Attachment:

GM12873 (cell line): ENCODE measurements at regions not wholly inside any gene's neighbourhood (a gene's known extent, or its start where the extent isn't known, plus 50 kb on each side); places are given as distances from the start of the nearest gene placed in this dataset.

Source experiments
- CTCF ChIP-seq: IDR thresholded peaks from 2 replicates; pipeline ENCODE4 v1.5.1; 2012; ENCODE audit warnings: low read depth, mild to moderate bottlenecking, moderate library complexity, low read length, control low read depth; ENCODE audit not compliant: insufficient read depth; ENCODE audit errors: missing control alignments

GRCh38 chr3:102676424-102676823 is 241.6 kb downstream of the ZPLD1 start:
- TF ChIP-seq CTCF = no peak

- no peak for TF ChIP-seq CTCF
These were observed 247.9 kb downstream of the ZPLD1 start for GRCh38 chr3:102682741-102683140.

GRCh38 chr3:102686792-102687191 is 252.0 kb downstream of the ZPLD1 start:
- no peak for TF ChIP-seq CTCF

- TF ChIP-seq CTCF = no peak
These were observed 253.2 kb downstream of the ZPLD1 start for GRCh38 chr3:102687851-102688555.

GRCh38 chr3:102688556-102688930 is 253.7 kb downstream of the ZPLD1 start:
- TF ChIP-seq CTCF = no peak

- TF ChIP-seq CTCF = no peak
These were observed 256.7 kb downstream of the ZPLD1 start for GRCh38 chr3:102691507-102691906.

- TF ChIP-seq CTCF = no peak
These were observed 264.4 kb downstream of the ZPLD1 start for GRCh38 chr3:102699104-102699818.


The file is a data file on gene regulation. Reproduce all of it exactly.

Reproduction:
GM12873 (cell line): ENCODE measurements at regions not wholly inside any gene's neighbourhood (a gene's known extent, or its start where the extent isn't known, plus 50 kb on each side); places are given as distances from the start of the nearest gene placed in this dataset.

Source experiments
- CTCF ChIP-seq: IDR thresholded peaks from 2 replicates; pipeline ENCODE4 v1.5.1; 2012; ENCODE audit warnings: low read depth, mild to moderate bottlenecking, moderate library complexity, low read length, control low read depth; ENCODE audit not compliant: insufficient read depth; ENCODE audit errors: missing control alignments

GRCh38 chr3:102676424-102676823 is 241.6 kb downstream of the ZPLD1 start:
- TF ChIP-seq CTCF = no peak

- no peak for TF ChIP-seq CTCF
These were observed 247.9 kb downstream of the ZPLD1 start for GRCh38 chr3:102682741-102683140.

GRCh38 chr3:102686792-102687191 is 252.0 kb downstream of the ZPLD1 start:
- no peak for TF ChIP-seq CTCF

- TF ChIP-seq CTCF = no peak
These were observed 253.2 kb downstream of the ZPLD1 start for GRCh38 chr3:102687851-102688555.

GRCh38 chr3:102688556-102688930 is 253.7 kb downstream of the ZPLD1 start:
- TF ChIP-seq CTCF = no peak

- TF ChIP-seq CTCF = no peak
These were observed 256.7 kb downstream of the ZPLD1 start for GRCh38 chr3:102691507-102691906.

- TF ChIP-seq CTCF = no peak
These were observed 264.4 kb downstream of the ZPLD1 start for GRCh38 chr3:102699104-102699818.